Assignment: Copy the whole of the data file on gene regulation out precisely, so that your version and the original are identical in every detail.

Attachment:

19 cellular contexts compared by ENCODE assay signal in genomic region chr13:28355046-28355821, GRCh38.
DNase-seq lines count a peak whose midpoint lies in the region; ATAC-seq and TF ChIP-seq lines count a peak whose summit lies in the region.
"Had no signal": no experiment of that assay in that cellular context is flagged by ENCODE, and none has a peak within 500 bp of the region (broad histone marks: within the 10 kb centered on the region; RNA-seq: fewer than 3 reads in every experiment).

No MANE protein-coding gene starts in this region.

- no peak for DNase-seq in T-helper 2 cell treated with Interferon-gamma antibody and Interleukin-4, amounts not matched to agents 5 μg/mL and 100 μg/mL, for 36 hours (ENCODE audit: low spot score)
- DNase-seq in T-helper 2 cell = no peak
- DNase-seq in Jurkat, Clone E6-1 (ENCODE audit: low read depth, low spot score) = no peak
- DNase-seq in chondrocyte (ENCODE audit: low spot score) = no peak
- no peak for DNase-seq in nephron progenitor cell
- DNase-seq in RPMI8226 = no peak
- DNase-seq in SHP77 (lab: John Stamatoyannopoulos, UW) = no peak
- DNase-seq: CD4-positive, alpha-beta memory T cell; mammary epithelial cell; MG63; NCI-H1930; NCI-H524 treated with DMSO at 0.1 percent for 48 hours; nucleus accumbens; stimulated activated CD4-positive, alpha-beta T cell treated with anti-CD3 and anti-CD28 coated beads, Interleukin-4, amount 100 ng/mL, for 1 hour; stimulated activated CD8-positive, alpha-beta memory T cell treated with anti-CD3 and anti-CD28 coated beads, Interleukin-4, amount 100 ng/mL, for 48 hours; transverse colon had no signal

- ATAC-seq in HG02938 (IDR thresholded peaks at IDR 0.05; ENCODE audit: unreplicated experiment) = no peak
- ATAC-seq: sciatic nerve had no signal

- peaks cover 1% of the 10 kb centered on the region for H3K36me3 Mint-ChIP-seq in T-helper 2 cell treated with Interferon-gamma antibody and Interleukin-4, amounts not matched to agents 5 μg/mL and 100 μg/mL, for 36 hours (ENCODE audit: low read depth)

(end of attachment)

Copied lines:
19 cellular contexts compared by ENCODE assay signal in genomic region chr13:28355046-28355821, GRCh38.
DNase-seq lines count a peak whose midpoint lies in the region; ATAC-seq and TF ChIP-seq lines count a peak whose summit lies in the region.
"Had no signal": no experiment of that assay in that cellular context is flagged by ENCODE, and none has a peak within 500 bp of the region (broad histone marks: within the 10 kb centered on the region; RNA-seq: fewer than 3 reads in every experiment).

No MANE protein-coding gene starts in this region.

- no peak for DNase-seq in T-helper 2 cell treated with Interferon-gamma antibody and Interleukin-4, amounts not matched to agents 5 μg/mL and 100 μg/mL, for 36 hours (ENCODE audit: low spot score)
- DNase-seq in T-helper 2 cell = no peak
- DNase-seq in Jurkat, Clone E6-1 (ENCODE audit: low read depth, low spot score) = no peak
- DNase-seq in chondrocyte (ENCODE audit: low spot score) = no peak
- no peak for DNase-seq in nephron progenitor cell
- DNase-seq in RPMI8226 = no peak
- DNase-seq in SHP77 (lab: John Stamatoyannopoulos, UW) = no peak
- DNase-seq: CD4-positive, alpha-beta memory T cell; mammary epithelial cell; MG63; NCI-H1930; NCI-H524 treated with DMSO at 0.1 percent for 48 hours; nucleus accumbens; stimulated activated CD4-positive, alpha-beta T cell treated with anti-CD3 and anti-CD28 coated beads, Interleukin-4, amount 100 ng/mL, for 1 hour; stimulated activated CD8-positive, alpha-beta memory T cell treated with anti-CD3 and anti-CD28 coated beads, Interleukin-4, amount 100 ng/mL, for 48 hours; transverse colon had no signal

- ATAC-seq in HG02938 (IDR thresholded peaks at IDR 0.05; ENCODE audit: unreplicated experiment) = no peak
- ATAC-seq: sciatic nerve had no signal

- peaks cover 1% of the 10 kb centered on the region for H3K36me3 Mint-ChIP-seq in T-helper 2 cell treated with Interferon-gamma antibody and Interleukin-4, amounts not matched to agents 5 μg/mL and 100 μg/mL, for 36 hours (ENCODE audit: low read depth)